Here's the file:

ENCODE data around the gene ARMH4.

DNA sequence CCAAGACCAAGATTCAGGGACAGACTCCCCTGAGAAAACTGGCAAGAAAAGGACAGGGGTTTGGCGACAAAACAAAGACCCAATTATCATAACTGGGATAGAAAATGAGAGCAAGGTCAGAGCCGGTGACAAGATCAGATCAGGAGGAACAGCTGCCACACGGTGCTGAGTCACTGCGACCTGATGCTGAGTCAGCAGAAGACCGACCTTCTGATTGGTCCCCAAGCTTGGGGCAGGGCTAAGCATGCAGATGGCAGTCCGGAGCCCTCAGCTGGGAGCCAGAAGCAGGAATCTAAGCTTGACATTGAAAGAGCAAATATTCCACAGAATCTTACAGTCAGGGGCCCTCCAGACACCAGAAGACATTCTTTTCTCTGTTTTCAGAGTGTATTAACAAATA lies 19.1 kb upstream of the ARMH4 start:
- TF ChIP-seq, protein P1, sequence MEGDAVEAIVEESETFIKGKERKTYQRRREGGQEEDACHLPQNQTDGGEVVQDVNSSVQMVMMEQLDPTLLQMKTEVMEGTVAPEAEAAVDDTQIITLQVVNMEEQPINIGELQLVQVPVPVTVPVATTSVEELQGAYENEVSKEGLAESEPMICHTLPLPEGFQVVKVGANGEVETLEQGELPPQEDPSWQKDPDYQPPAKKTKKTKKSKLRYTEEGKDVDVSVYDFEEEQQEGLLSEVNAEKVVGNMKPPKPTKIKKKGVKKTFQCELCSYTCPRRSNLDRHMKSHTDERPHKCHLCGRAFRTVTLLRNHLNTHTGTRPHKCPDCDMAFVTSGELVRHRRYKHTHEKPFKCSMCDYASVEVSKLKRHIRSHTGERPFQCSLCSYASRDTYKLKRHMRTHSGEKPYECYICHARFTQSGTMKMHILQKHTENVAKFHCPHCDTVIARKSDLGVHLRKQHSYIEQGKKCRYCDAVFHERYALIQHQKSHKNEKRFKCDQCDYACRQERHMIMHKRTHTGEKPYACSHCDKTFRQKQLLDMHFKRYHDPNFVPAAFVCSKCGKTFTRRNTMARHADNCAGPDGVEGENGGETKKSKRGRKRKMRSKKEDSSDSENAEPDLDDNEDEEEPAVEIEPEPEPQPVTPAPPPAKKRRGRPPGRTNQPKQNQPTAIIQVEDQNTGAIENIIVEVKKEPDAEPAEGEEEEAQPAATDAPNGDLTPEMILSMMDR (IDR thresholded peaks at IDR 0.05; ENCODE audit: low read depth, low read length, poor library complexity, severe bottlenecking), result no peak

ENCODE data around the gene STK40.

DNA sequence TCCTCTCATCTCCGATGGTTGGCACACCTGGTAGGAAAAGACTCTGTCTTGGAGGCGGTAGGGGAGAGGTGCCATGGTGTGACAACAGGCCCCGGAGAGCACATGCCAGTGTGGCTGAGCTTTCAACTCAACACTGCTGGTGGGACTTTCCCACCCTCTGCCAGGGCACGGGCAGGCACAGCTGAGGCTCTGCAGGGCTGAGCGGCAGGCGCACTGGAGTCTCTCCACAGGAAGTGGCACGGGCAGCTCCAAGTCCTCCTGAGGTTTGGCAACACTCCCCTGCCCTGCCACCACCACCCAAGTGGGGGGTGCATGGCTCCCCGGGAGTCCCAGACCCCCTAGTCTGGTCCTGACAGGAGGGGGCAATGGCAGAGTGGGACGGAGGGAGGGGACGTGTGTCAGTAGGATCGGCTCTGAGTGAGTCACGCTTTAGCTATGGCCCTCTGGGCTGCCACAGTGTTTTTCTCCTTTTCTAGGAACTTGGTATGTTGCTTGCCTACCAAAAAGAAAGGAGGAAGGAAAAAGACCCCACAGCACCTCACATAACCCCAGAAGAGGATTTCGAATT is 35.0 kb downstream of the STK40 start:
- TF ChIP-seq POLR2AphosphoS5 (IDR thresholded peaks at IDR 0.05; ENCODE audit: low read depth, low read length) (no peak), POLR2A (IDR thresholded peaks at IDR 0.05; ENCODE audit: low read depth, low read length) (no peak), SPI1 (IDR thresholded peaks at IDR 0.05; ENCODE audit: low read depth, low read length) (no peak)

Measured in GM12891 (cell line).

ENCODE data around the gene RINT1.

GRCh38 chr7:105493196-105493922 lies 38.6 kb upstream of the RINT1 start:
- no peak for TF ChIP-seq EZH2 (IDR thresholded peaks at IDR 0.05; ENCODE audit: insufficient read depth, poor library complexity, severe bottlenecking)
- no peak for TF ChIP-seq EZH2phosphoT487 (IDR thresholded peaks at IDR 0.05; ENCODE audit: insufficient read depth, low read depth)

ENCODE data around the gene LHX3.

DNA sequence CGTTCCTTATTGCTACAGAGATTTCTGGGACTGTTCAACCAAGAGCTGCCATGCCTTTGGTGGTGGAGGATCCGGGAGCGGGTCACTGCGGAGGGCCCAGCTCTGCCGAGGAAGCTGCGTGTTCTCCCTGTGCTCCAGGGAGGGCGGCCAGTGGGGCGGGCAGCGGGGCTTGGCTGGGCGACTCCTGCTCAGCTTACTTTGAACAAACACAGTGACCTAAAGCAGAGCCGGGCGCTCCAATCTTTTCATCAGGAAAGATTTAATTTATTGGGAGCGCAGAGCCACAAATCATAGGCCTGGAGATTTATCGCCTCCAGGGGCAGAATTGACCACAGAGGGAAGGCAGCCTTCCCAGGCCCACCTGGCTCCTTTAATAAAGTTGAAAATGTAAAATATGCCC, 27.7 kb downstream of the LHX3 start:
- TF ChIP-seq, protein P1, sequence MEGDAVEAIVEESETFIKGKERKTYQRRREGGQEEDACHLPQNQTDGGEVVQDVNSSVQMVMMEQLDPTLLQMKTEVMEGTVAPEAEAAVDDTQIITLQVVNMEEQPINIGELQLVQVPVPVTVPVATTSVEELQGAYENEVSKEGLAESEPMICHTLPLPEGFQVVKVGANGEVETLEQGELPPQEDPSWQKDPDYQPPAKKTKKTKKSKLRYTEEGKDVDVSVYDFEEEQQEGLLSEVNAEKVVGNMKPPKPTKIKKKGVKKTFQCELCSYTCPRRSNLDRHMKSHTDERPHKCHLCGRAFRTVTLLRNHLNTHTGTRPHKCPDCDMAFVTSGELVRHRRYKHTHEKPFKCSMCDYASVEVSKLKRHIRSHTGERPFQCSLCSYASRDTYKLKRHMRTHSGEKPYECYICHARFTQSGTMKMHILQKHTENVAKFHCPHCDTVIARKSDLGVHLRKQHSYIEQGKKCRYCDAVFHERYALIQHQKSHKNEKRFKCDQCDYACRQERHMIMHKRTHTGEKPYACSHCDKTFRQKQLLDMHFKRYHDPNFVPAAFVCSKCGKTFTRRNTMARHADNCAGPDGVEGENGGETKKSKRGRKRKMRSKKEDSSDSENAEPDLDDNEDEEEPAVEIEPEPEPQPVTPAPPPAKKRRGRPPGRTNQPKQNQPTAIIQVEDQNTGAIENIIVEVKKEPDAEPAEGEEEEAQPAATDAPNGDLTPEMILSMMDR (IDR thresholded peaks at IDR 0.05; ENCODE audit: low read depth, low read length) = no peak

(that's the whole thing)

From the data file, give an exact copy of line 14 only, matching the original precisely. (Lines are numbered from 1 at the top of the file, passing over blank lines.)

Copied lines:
- TF ChIP-seq, protein P1, sequence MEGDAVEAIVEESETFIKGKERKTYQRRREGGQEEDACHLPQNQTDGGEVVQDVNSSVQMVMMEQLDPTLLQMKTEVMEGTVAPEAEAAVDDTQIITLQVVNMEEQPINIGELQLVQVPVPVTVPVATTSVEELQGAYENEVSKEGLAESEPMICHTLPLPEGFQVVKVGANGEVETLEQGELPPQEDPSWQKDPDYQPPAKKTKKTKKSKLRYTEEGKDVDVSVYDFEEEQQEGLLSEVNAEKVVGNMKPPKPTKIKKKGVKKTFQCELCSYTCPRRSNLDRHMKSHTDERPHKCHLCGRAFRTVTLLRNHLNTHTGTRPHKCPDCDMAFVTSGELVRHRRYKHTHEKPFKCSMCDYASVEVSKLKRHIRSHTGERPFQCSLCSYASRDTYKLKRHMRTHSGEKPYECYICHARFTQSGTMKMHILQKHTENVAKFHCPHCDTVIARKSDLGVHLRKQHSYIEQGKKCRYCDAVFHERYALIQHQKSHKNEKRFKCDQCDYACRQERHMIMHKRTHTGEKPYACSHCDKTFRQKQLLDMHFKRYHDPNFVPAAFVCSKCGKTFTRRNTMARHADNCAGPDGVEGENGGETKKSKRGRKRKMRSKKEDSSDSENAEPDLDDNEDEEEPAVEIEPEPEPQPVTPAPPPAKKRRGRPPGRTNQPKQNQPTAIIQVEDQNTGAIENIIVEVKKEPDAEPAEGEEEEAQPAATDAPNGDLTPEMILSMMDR (IDR thresholded peaks at IDR 0.05; ENCODE audit: low read depth, low read length) = no peak